Capra (Linnaeus, 1758)
* Capra on Mammal Species of the World.
Capra is a genus of mammals, the goats or wild goats, composed of up to nine species including the wild goat, the markhor and several species known as ibex.
The domestic goat (Capra aegagrus hircus) is a domesticated subspecies of the wild goat (Capra aegagrus).
Wild goats are animals of mountain habitats. They are very agile and hardy, able to climb on bare rock and survive on sparse vegetation.
The Rocky Mountain goat is in a separate genus, Oreamnos, and is not dealt with here.
All members of the Capra genus are bovids (members of the family Bovidae) and caprids (subfamily Caprinae). All these are ruminants, meaning they chew the cud, and have a four-chambered stomach which plays a vital role in digesting, regurgitating and re-digesting their food.
The genus has sometimes been taken to include Ovis (sheep) and Ammotragus (Barbary Sheep), but these are usually regarded as distinct genera, leaving Capra for goats and ibexes. In this smaller genus, some authors have recognized only two species, the Markhor on one side and all other forms included in one species on the other side. Today nine species are usually accepted:
* Spanish ibex (Capra pyrenaica)
The goats of the genus Capra have complex systematic relationships, which are still not completely resolved. Recent studies based on mitochondrial DNA suggest that the Siberian ibex and the Nubian ibex represent distinct species, which are not very closely related to the physically similar Alpine ibex. The Alpine ibex forms a group with the Spanish ibex. The West Caucasian tur appears to be more closely related to the wild goat than to the East Caucasian tur. The markhor is relatively little separated from other forms — previously it had been considered to be a separate branch of the genus.
Almost all wild goat species are allopatric (geographically separated) — the only geographical overlaps are the wild goat (Capra aegagrus) with the East Caucasian tur (Capra cylindricornis), and the markhor (Capra falconeri) with the Siberian ibex (Capra siberica). In both cases the overlapping species do not usually interbreed in the wild — however, in captivity all Capra species can interbreed, producing fertile offspring.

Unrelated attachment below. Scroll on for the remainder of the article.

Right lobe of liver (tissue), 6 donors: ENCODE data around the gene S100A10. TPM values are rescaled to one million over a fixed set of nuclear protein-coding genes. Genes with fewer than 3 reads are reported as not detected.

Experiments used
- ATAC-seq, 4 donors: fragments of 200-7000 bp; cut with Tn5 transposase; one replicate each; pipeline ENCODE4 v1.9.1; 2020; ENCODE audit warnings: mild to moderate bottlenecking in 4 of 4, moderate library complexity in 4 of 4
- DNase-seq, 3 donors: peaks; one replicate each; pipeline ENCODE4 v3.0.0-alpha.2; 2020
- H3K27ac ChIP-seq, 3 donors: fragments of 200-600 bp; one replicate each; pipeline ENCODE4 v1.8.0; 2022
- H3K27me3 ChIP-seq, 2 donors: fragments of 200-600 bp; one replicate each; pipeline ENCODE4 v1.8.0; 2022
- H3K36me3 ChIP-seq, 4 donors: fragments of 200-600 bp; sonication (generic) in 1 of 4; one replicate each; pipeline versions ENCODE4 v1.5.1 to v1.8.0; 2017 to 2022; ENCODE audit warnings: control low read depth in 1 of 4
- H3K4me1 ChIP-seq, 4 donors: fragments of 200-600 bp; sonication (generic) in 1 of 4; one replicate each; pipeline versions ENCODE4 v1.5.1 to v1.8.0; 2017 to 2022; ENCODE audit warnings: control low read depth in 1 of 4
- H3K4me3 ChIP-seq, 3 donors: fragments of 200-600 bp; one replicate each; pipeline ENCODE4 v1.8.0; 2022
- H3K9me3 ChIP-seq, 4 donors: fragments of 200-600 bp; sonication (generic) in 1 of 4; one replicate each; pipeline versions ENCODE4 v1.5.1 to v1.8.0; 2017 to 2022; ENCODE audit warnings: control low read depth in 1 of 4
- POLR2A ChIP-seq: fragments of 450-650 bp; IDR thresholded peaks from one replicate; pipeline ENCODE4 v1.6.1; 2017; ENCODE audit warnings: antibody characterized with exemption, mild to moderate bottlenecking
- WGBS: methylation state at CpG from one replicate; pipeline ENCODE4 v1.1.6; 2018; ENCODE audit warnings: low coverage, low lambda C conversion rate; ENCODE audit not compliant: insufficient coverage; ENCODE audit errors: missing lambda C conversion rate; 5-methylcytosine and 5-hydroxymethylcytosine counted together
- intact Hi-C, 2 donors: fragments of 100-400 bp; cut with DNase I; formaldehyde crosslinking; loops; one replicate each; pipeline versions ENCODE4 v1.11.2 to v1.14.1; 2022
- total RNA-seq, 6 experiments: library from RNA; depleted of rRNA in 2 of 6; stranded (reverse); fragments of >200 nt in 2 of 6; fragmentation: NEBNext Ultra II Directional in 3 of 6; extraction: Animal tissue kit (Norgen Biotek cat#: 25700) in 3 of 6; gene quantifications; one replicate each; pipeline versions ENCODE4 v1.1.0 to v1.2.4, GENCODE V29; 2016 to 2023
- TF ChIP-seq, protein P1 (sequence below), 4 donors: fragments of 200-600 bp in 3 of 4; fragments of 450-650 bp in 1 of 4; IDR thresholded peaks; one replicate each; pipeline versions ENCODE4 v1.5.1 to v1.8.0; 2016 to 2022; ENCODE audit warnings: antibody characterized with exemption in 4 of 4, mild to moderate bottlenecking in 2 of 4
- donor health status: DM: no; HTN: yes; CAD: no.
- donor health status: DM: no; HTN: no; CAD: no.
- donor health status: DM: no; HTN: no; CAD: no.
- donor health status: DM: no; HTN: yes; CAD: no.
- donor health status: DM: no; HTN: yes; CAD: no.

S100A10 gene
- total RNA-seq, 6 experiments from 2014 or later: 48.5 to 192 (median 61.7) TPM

Domestication and uses
Along with sheep, goats were among the first domesticated animals. The domestication process started at least 10,000 years (calibrated calendar years) ago in what is now northern Iran. Easy human access to goat hair, meat, and milk were the primary motivations. Goat skins were popularly used until the Middle Ages for water and wine bottles when traveling and camping, and in certain regions as parchment for writing.
Evidence of the ibex is widely present in the archaeological record, particularly in the Near East and Mediterranean regions. Ibex motifs are very common on cylinder seals and pottery, both painted and embossed. Excavations from Minoan Crete at Knossos, for example, have yielded specimens from about 1800 BC, including one cylinder seal depicting an ibex defending itself from a hunting dog. From the similar age a gold jewelry ibex image was found at the Akrotiri archaeological site on Santorini in present day Greece.
An Iron Age Capra ibex specimen was recovered at the Aq Kupruk Archaeological site in present day Afghanistan, illustrating either domestication or hunting of the ibex by these early peoples.[clarification needed] However, archaeological records of ibex can be difficult to separate from those of domestic goats.
It has been proven, after much historical dispute, that rock carvings and the horns of ibex were once used as a charm to encourage childbearing or to give thanks for a child by those that were involved in the Buddhism religion around the periods of 1000 B.C. to 300 A.D. As commented on by historian and archaeologist, A. H. Francke:
"Our Christian evangelist at Khalatse had become a father a few weeks before, and the people of the village had made presents of "flour-ibex" to him and his wife. He gave me one of those figures, which are made of flour and butter, and told me that it was a custom in Tibet and Ladakh, to make presents of "flour-ibex" on the occasion of the birth of a child. This is quite interesting information. I had often wondered why there were so many rock carvings of ibex at places connected with the pre-Buddhist religion of Ladakh. Now it appears probable that they are thank offerings after the birth of children. As I have tried to show in my previous article, people used to go to the pre-Buddhist places of worship, in particular, to pray to be blessed with children."
1. ^ Ansell, W. F. H. 1972. Order Artiodactyla. Part 15. Pp. 1-84, in The mammals of Africa: An identification manual (J. Meester and H. W. Setzer, eds.) [issued 2 May 1972]. Smithsonian Institution Press, Washington, D.C., not continuously paginated. (quoted in Grubb, Peter (16 November 2005). Wilson, Don E., and Reeder, DeeAnn M., eds. ed. Mammal Species of the World (3rd ed.). Baltimore: Johns Hopkins University Press, 2 vols. (2142 pp.). ISBN 978-0-8018-8221-0. OCLC 62265494. http://www.bucknell.edu/msw3/browse.asp?id=14200767. )
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